- Smart Buildings
- Small and Medium Buildings
- Smart Home Technology
- Intelligent Building Management Systems
Tech Adapts as Smart Home Technologies Explore New Verticals
In a recent blog I explained how multifamily buildings are emerging as an attractive market for smart home technologies. This is a vertical that has been largely untapped, but is increasingly showing opportunity for more digital engagement. However, one of the major issues with smart home solutions in multifamily buildings is adapting technology to this new vertical, discussed in detail in Navigant Research’s Making the Business Case for Smart Home Technologies in Multifamily Buildings. Most smart home technologies are designed for adoption by a single end user, and popular connected device manufacturers have not necessarily designed their products to be deployed at the larger scale required by verticals like multifamily.
Solutions for Home and Business
This is a trend occurring not only in multifamily buildings, but also in small and medium businesses (SMB). SMBs are a largely unaddressed market, as they lie in a hard-to-navigate nexus between commercial and residential business models, much like multifamily buildings. An example is a local storefront with a small energy footprint resembling a residential home that acts commercially with interests in business efficiencies, like increased productivity and energy savings. These businesses lack the scale to deploy major commercial building management systems, but also have different incentives than homeowners. While there are many intelligent building providers offering SMB solutions, the economies and scales, business models, and go-to-market channels for large building owners and enterprise customers are difficult to translate to this sector.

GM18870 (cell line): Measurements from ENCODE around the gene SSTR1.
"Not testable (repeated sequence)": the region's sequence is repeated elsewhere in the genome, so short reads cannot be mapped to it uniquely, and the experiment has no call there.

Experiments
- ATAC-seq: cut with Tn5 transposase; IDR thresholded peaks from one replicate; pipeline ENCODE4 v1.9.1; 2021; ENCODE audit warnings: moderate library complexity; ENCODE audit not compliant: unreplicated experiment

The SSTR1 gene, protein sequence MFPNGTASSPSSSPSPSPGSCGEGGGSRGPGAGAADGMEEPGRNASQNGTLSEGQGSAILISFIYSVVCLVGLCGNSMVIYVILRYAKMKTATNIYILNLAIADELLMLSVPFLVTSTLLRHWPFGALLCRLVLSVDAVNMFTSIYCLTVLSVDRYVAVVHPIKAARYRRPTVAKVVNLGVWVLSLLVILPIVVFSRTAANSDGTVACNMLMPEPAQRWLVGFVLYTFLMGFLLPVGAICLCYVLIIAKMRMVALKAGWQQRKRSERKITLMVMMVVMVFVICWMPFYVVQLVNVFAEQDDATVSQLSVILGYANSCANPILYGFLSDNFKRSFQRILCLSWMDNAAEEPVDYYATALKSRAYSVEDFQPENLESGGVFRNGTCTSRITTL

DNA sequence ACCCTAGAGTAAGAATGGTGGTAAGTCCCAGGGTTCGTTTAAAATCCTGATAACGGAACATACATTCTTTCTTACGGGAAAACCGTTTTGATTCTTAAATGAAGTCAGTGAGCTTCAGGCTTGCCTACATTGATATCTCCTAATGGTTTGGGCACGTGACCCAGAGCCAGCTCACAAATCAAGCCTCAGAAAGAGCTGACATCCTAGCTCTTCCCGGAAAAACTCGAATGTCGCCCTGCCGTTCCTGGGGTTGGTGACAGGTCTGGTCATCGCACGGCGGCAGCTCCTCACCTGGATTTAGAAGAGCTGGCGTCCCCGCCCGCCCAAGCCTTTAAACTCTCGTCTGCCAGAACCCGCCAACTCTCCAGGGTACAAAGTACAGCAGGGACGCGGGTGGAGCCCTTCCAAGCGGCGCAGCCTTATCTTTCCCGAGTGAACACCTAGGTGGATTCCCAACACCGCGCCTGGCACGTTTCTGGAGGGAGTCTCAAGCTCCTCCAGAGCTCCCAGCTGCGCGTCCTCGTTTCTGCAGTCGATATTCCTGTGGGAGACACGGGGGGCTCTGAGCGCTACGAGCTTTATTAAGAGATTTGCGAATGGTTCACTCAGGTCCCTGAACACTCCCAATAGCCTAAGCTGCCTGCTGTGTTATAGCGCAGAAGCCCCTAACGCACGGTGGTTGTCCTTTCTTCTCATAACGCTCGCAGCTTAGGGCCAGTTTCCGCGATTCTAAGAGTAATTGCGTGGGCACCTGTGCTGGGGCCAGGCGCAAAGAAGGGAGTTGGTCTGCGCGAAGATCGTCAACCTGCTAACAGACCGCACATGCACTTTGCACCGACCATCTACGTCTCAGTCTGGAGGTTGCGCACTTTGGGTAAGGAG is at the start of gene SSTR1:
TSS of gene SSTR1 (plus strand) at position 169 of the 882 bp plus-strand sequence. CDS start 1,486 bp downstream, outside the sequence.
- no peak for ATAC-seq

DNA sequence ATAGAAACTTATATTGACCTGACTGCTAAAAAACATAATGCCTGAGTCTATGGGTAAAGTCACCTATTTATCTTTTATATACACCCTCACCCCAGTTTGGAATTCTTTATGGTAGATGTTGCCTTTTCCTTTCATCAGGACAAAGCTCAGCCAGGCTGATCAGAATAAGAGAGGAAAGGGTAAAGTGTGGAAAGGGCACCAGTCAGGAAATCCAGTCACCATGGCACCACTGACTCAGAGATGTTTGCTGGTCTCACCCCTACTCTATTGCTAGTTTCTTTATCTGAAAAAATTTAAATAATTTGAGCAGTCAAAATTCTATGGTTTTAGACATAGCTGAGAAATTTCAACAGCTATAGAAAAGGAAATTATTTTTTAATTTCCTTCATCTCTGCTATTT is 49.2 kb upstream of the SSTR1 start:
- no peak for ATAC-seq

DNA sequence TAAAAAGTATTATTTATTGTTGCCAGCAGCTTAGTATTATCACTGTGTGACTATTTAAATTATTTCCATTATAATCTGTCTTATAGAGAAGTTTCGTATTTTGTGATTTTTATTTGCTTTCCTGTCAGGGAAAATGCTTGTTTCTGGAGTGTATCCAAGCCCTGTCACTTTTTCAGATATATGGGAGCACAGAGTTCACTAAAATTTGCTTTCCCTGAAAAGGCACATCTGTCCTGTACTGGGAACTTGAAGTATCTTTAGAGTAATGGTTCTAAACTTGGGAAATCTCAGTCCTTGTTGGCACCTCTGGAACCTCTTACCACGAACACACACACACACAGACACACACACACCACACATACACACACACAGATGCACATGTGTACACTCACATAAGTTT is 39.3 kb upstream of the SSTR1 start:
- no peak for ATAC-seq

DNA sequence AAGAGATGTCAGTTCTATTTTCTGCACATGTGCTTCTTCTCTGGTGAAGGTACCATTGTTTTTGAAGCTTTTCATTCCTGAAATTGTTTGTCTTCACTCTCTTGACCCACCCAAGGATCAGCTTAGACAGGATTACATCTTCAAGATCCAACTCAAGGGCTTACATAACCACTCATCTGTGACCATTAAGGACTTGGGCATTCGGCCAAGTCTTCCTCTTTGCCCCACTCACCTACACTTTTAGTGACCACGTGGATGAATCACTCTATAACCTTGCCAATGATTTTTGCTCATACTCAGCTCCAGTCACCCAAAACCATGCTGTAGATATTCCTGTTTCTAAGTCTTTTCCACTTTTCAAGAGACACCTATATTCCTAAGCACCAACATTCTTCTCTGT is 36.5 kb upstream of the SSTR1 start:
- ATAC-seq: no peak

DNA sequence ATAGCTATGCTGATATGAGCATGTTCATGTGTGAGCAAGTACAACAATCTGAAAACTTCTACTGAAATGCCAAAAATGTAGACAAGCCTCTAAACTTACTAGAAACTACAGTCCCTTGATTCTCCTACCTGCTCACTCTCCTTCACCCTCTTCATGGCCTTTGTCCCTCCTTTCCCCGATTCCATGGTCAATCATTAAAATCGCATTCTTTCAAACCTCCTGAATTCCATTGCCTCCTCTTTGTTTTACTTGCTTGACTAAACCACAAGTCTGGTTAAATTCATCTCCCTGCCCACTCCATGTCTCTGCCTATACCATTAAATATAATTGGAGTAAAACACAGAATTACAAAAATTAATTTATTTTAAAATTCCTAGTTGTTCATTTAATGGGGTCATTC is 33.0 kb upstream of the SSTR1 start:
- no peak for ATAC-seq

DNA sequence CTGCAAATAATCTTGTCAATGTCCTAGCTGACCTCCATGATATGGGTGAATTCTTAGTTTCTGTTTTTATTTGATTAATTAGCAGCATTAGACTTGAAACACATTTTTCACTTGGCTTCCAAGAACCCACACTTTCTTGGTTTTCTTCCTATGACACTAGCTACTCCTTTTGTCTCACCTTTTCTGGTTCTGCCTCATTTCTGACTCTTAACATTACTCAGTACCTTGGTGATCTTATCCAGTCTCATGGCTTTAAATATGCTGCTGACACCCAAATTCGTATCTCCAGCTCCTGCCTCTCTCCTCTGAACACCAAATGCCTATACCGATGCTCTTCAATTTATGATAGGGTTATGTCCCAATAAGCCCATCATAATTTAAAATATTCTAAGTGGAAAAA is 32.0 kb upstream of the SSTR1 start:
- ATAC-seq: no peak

Vendors Adapting to New Verticals
This difficulty has created an opportunity for traditionally residential vendors to move upstream to SMB by adapting their solutions and developing software that enables easier deployment of smart home tech in more challenging verticals. Ecobee is one such vendor, and has adapted its solution to address multi-site businesses. The company’s SmartBuildings thermostat management software allows hundreds of thermostats to be controlled through one portal, optimizing savings and comfort across an entire portfolio of franchises. This software is finding success with companies like Jack in the Box, Subway, and Taco Bell. Other vendors are also addressing new verticals; Nest is targeting low income customers with its Power Project and Vivint Smart Properties is adapting its smart home solution for rental properties. As smart home technologies mature, vendors will continue to look for ways to increase adoption among mass market consumers, which includes customers outside of high income early adopters in single-family homes.